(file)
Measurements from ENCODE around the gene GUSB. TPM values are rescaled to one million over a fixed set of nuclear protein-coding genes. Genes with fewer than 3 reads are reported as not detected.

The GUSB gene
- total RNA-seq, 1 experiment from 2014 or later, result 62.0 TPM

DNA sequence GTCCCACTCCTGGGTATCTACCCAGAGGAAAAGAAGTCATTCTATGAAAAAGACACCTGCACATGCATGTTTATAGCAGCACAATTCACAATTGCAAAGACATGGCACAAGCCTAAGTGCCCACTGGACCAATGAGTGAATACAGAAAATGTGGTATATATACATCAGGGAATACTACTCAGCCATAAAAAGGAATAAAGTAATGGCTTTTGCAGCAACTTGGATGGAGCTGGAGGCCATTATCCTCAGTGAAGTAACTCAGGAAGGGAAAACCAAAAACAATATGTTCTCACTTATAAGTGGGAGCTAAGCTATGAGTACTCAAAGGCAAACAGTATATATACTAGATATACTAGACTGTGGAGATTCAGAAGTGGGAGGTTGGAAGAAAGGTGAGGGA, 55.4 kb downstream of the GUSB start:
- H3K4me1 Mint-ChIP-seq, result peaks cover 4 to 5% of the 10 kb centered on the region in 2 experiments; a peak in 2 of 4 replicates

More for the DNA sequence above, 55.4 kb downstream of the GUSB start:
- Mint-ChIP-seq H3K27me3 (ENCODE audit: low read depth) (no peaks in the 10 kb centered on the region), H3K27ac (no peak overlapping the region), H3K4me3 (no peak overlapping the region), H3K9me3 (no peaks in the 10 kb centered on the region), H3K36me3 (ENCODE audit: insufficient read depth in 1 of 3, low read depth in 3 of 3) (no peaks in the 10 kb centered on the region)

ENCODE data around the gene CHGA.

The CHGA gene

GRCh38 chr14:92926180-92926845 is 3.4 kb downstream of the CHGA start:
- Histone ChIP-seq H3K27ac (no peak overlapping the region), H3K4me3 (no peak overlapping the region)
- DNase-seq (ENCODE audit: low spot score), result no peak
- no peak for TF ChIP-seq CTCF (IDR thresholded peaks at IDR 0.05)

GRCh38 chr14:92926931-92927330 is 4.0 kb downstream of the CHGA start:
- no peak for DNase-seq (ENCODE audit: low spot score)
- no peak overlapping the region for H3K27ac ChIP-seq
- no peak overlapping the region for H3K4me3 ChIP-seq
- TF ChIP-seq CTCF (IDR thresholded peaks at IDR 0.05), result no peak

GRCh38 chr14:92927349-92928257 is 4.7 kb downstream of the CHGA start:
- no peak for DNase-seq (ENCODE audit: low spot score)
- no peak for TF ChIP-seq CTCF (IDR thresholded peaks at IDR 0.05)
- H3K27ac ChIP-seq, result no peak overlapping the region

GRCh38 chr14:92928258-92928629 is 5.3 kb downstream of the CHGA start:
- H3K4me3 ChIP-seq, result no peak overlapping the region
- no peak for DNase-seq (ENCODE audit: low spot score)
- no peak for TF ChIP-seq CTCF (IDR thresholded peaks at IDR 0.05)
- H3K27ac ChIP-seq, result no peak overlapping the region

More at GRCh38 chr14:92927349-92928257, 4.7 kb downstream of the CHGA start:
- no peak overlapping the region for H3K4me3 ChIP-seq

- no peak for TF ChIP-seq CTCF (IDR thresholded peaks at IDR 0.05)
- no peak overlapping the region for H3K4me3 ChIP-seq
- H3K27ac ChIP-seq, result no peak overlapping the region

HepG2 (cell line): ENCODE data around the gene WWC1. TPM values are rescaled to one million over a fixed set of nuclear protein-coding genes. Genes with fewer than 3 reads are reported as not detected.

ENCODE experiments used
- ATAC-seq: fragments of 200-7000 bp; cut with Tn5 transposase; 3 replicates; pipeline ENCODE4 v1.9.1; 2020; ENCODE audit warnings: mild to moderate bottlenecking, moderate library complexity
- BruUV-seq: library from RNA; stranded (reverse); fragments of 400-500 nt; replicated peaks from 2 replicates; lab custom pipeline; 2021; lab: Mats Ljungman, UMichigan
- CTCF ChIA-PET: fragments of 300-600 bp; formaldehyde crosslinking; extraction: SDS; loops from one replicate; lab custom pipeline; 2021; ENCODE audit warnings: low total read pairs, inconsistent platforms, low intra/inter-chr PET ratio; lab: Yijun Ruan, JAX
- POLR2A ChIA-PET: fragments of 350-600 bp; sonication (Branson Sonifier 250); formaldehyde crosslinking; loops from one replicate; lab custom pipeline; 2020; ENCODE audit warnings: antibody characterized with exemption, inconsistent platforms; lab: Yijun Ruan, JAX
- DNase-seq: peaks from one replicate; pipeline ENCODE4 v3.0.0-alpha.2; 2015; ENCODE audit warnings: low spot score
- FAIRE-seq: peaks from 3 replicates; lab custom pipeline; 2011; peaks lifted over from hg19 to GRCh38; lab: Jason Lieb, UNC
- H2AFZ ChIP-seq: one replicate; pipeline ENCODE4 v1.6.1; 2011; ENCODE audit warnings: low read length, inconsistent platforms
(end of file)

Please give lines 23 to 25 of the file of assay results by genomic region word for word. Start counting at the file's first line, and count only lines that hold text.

GRCh38 chr14:92928258-92928629 is 5.3 kb downstream of the CHGA start:
- H3K4me3 ChIP-seq, result no peak overlapping the region
- no peak for DNase-seq (ENCODE audit: low spot score)